Such a newsletter requires that I can quickly filter and segment my customers thematically. With that in place, I don't have to distribute my emails with a watering can but can address interested parties in a targeted manner and thus increase conversion rates and reduce bounce rates. And by the way, the days when email providers and newsletter tools were practically free are long gone. It's not just the post office that has increased the postage. 

5. Communication breakdowns cost time and energy

A colleague cannot be present at a coordination meeting, but is supposed to take over the client next week? Of course, there will be an internal exchange and coordination. But what if there are weeks or even months between appointments? What if several people are involved, all of whom still work at different locations? There is a high risk that information will fall by the wayside or that processes will no longer be traceable at some point. The documentation in the CRM system practically replaces the exchange of content at the coffee machine. No coffee and no gossip, but still!

6. Loss of knowledge with changing employees

A classic that can really cost money. An employee quits and takes everything that has value with him. No, not the laptop, but knowledge, relationships and, above all, clients. Whether it's because the employee is moving to a direct competitor, or even because the customer has put so much groundwork into the colleague that they may as well reorient themselves completely before rebuilding. A direct representation in the company can cushion this process, and CRM software helps enormously to keep the knowledge about the customer in the company and available to everyone.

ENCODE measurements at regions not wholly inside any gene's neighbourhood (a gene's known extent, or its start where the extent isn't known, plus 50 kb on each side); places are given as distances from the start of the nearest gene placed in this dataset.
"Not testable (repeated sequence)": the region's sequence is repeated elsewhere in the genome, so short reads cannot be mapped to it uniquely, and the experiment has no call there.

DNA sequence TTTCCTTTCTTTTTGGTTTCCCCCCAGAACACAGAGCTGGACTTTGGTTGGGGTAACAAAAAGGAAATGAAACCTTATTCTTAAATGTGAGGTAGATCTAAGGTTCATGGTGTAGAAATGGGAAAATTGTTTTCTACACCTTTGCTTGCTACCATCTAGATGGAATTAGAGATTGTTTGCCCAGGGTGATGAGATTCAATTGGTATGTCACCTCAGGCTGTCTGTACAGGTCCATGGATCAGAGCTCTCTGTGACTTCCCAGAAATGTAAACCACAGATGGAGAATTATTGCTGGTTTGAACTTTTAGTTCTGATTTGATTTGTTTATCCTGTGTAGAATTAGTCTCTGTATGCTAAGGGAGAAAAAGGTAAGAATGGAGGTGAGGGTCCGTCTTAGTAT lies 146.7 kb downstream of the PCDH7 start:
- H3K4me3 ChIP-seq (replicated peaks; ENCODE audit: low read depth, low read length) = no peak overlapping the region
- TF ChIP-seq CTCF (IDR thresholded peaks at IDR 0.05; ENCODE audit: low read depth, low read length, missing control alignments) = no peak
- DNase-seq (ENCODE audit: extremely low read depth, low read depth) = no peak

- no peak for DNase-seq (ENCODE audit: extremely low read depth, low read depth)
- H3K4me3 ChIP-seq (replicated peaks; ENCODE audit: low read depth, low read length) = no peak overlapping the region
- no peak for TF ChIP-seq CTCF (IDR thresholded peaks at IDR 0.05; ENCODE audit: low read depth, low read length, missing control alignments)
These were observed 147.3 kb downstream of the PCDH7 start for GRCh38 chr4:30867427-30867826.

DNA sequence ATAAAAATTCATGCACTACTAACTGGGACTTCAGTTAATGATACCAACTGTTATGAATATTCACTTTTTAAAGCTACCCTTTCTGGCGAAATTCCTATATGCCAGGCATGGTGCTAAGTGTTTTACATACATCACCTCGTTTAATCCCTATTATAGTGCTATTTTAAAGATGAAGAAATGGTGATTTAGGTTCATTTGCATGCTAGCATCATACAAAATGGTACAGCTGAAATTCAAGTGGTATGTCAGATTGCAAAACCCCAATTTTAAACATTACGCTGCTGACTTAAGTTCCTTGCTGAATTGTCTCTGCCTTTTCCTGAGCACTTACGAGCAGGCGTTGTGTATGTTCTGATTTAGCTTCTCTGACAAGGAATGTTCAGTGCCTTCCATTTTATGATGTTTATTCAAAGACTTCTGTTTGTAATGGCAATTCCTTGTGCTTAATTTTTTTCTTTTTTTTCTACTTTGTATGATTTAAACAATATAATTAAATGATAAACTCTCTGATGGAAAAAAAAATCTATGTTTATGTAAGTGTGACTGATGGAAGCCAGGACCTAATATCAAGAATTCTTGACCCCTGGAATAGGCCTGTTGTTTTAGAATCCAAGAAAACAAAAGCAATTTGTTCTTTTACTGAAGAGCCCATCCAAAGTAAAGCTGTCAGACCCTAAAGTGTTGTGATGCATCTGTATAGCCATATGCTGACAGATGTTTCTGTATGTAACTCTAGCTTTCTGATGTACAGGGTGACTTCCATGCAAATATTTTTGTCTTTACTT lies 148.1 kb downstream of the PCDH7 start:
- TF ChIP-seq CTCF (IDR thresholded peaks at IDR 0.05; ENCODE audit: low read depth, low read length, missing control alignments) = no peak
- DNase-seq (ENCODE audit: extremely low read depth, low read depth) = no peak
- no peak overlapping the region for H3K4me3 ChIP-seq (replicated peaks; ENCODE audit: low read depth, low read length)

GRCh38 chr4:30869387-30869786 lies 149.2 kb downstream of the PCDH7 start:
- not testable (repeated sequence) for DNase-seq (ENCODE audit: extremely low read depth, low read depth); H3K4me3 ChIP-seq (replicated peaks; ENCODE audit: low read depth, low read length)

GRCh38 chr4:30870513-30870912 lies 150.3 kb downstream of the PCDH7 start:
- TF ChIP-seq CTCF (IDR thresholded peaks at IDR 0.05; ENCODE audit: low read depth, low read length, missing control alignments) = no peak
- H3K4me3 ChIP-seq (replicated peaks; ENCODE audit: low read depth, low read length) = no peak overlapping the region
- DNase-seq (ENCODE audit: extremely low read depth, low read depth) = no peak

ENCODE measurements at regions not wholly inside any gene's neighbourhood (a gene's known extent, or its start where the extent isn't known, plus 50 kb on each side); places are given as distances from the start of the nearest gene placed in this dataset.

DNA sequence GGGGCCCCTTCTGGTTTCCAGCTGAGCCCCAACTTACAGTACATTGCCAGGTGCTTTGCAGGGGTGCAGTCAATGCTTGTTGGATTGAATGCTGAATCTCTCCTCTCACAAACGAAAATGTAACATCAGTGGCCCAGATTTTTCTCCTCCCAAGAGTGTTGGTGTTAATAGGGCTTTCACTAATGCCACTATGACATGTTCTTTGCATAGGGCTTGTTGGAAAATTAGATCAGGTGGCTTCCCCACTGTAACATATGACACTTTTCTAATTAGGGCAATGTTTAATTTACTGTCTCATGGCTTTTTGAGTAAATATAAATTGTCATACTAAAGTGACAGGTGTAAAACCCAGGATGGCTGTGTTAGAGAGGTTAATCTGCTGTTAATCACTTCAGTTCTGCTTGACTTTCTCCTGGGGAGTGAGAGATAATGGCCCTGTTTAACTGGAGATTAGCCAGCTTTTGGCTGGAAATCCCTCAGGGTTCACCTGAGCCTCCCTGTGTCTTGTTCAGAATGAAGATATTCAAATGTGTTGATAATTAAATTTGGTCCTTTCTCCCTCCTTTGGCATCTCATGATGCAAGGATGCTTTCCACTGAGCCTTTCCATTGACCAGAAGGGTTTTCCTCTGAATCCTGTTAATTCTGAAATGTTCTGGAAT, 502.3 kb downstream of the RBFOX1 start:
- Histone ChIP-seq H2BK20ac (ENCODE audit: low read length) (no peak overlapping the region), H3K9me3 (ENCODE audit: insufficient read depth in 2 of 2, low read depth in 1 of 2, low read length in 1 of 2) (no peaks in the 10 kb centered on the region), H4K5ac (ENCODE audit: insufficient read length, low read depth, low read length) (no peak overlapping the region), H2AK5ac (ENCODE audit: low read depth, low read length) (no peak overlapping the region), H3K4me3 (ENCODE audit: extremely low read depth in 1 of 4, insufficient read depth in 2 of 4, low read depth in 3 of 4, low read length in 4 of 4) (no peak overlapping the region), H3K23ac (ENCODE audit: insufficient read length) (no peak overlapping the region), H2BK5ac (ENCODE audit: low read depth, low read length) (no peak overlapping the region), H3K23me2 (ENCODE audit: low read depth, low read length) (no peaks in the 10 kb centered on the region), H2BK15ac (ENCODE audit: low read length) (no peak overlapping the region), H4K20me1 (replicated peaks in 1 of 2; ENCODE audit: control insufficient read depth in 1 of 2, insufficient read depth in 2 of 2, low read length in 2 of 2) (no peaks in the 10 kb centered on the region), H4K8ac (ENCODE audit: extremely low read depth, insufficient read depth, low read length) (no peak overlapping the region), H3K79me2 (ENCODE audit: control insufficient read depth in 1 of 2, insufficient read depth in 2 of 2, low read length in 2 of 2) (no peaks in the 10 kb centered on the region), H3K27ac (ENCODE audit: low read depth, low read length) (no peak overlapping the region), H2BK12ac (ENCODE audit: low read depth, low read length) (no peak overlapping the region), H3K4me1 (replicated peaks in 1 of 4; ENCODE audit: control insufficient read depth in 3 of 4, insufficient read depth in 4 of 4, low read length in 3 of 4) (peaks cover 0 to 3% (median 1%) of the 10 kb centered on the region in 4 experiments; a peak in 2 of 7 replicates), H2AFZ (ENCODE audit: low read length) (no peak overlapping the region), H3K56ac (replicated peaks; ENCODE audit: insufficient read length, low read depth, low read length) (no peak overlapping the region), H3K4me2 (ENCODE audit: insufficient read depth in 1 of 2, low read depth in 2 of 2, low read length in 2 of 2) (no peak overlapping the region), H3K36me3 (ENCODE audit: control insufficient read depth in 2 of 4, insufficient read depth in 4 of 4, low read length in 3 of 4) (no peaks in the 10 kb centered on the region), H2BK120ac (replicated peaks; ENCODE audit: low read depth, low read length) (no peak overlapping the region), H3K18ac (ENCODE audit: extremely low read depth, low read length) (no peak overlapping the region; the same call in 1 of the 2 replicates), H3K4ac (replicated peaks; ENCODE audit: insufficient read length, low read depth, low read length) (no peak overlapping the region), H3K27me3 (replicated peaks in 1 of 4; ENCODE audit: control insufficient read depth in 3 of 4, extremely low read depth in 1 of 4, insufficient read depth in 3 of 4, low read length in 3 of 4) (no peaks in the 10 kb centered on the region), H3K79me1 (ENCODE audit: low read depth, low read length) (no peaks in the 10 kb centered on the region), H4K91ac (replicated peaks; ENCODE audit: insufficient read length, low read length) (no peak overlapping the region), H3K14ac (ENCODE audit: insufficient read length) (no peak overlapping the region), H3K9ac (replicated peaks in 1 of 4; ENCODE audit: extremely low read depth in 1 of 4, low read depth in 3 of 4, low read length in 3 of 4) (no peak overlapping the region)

7. Personalization

When it comes to emails, it is commonplace that they convert better when they are personalized. It's logical, too, because which email would you be more likely to continue reading? One that addresses you personally with "Hello Thomas", or one that starts with "Dear Customers"? But personalization offers much greater potential in B2B business. A CRM tool allows you to remember your client’s interests and hobbies but also challenges and fears in such a way that you can speak precisely to them. Perhaps by pointing out an interesting event or article, or by mentioning his wife's birthday at the next meeting. These may be extreme examples, but they make it clear that the more individually you can respond to your client, the more likely he is to buy and stay. With only a handful of clients, memory serves sufficiently. As soon as there are more, you need a system, literally. 

8. Selling to clients who have the funds to pay you

20 percent of customers bring 80 percent of sales, according to the classic Pareto ratio. But do the customers who bring in the most revenue also bring in the most profit or, if you calculate honestly, do they generate so much extra work that the profits are completely eaten up? It starts with the acquisition process: If I only win 2 out of 10 bids in one industry, while I regularly win twice as many in another, then I can factor that into my calculation. It may be that my "cash cow" is located somewhere else than I thought. Knowing such numbers makes decisions about where to focus and allocate resources in the future much more informed.


A CRM system does not become a revenue generator on its own, but with care and brainpower it can be a vital contributor. Because of that it is all the more important that the software itself is easy to use. If you don't need a math degree or fancy workshops to make really serious improvements, it might give you the will and self-discipline to stick with it all the more. One thing is certain: it's worth it!

Sven Sester